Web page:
The self-probing that led me to my TED talk affected me more than I thought it would. I came to have a multifaceted understanding about the nature of food literacy; this by living through it, I realized, and not gleaned from some book. I had developed, surprisingly, a nuanced approach to my relationship with food and came to the following conclusions: food literacy is not merely about how to balance a healthy diet by following Canada’s Food Guide. Or about describing the difference between broccoli and pizza. At its core, it’s also about understanding how industrialization and commercial greed undermines and exploits our visceral connection to earth’s bounty. Why many genetically modified products are created and subsidized to be more affordable than what is grown and raised naturally. It’s also about food insecurity and injustice and why people are made to suffer needlessly when they could so easily be given the tools to understand the conditions around what they are told to eat.

People are starving to death in developing countries because they have no access to all our “waste”, this I am told repeatedly and with too much well-intentioned, but misguided passion. There is nothing I can do about it. Except this: arm myself with better tools of understanding my situation and pass what I have learned onto others. Then repeat. The tragic issues around food shortage in some exotic place (read: the Other’s problem), thousands of miles away, cannot ever, EVER, be overcome until we keep the diseases of waste and hunger and poverty close to home, let our children be infected by it; unless we decide for ourselves, once and for all, that a child who starves over there is no different than the child who is kept ignorant of why it is happening in a country like our own.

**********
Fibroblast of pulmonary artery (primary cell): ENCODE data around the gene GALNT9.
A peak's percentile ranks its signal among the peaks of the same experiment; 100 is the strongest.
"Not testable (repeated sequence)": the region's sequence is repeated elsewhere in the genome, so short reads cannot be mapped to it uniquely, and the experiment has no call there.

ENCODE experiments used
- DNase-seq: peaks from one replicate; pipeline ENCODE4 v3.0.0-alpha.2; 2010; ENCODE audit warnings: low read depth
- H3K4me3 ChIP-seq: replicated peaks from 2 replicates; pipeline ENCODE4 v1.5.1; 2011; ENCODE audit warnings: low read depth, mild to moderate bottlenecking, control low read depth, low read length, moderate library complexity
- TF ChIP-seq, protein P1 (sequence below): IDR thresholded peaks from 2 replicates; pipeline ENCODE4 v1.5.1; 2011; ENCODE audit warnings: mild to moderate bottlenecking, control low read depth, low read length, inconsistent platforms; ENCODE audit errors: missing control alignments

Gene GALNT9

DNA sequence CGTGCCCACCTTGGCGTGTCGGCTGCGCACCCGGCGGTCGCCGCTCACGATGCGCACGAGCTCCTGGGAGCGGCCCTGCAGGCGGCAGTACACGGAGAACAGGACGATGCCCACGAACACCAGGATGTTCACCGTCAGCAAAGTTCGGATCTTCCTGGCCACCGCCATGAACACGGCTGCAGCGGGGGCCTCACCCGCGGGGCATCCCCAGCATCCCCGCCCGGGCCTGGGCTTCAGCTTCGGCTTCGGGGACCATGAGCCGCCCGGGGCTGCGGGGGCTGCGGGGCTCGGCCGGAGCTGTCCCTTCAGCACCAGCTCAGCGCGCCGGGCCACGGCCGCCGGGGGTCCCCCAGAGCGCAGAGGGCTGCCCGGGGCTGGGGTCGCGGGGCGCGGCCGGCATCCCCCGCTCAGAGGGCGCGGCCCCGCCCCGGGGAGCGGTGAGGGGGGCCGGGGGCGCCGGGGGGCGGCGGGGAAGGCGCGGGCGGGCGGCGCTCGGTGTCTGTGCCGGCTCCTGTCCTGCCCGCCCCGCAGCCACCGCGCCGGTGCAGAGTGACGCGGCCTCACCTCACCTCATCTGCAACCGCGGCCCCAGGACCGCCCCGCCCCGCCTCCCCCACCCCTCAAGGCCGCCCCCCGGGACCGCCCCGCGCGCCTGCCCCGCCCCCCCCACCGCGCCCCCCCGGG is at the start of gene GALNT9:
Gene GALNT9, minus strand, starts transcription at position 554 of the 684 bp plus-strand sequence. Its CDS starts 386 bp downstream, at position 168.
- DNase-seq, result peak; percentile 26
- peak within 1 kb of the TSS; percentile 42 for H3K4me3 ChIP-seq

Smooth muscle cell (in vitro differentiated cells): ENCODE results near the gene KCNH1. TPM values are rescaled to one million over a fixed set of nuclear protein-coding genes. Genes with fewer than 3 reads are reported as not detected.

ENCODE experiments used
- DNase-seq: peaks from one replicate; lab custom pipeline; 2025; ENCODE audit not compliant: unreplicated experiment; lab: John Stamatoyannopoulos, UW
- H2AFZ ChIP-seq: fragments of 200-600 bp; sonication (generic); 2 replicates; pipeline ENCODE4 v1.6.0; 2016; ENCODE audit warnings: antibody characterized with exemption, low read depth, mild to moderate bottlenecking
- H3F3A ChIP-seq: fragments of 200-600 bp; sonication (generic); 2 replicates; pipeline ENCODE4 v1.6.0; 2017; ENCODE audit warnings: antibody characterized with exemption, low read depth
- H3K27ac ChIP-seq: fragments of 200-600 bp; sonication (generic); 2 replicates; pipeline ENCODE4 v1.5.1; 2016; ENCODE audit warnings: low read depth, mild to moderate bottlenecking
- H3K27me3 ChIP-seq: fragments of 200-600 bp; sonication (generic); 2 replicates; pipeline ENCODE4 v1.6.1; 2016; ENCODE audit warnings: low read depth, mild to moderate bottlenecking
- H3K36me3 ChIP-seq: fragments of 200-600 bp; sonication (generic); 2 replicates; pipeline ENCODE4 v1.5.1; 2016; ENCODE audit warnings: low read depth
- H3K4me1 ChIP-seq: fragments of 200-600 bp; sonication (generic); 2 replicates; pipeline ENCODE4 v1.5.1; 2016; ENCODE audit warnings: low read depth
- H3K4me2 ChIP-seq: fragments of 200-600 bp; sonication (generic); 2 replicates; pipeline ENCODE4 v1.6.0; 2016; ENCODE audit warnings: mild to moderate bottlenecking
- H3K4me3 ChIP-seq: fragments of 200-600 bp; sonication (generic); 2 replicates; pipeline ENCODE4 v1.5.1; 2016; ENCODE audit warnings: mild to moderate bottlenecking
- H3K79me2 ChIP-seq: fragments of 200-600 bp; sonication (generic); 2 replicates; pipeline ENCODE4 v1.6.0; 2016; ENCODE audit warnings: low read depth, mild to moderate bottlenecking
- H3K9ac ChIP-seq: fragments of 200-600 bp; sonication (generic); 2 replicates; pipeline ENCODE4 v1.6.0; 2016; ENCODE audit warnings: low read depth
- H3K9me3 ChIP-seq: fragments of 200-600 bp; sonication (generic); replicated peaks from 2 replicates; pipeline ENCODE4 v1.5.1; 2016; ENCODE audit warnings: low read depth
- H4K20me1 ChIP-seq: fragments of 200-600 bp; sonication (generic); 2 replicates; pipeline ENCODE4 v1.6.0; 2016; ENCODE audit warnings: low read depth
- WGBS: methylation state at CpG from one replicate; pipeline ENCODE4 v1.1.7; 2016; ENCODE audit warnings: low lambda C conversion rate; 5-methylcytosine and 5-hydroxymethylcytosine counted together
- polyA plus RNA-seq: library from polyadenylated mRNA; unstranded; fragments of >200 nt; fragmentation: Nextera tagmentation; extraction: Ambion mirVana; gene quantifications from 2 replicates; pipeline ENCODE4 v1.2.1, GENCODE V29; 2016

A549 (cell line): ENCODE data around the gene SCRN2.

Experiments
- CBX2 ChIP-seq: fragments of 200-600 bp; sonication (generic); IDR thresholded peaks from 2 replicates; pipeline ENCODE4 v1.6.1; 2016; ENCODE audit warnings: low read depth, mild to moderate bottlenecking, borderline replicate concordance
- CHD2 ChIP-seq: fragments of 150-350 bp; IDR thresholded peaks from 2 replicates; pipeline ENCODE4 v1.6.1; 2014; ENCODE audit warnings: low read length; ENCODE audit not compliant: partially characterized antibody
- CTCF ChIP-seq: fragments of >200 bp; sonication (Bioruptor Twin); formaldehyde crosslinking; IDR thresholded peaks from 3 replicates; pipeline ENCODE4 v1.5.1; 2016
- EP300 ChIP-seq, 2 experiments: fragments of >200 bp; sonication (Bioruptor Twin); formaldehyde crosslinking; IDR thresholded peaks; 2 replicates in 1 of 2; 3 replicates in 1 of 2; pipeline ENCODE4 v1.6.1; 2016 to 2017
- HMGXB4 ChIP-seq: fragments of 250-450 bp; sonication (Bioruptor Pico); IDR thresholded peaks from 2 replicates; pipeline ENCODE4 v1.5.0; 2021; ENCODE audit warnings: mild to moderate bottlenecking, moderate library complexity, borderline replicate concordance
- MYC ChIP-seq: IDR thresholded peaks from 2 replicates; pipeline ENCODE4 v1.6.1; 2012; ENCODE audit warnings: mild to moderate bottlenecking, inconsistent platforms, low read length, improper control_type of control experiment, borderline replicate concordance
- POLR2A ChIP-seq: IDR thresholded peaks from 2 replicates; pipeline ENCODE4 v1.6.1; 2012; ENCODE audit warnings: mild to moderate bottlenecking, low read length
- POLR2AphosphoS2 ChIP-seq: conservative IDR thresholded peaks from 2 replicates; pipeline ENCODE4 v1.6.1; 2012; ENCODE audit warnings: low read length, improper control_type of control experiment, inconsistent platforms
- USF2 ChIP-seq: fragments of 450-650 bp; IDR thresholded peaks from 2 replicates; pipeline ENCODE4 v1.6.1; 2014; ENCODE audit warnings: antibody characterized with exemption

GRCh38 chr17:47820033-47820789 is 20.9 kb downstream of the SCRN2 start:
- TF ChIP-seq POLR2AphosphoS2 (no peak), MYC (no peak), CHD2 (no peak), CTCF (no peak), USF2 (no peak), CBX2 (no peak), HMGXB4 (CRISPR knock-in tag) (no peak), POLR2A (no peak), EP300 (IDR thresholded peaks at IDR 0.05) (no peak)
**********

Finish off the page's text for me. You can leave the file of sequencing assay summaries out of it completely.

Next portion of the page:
Food literacy. Make it mandatory. Teach it in every grade. Like Math and Science and Language. Like Compassion. Costs almost nothing.

The journey to discover- and overcome- food illiteracy wasn’t easy for me. And it’s not easy for anyone else when there is no test they have to pass because there is no class they ever have to attend to learn about it. And therefore, without education to arm us, the journey to help others overcome it is all the more daunting. But it has to be done; like homework or the Herculean effort required to truly love another (especially the “stranger” on the other side of the pond)- it just simply has to be done. I have chosen to do this, but I know I am not alone. In this tiny blog at the corner of this place and that, somewhere in the increasingly expanding blogosphere, real people are standing by me, shouting their support (I heard it at the Science Centre), some of them now speaking to their teachers and Principals and parents. They are doing this to usher us closer to a time that they- and their future children- deserve; a time when people like me will no longer be required to stand on some virtual corner talking about this easily-remedied problem.

*     *     *

My TEDx Talk is here.

 

2 thoughts on “My TEDx Talk: Food Literacy For Children: Part I

  1. BRAVO, Sang. This is the most powerful piece about food I’ve read in a very long time. I recently explored the history and cultural significance of the potato in Ireland – and what I learned about it deeply moved me – just as your post has. I can’t wait to watch your TED talk. Keep doing what you’re doing in our community. And thank you for the inspiration.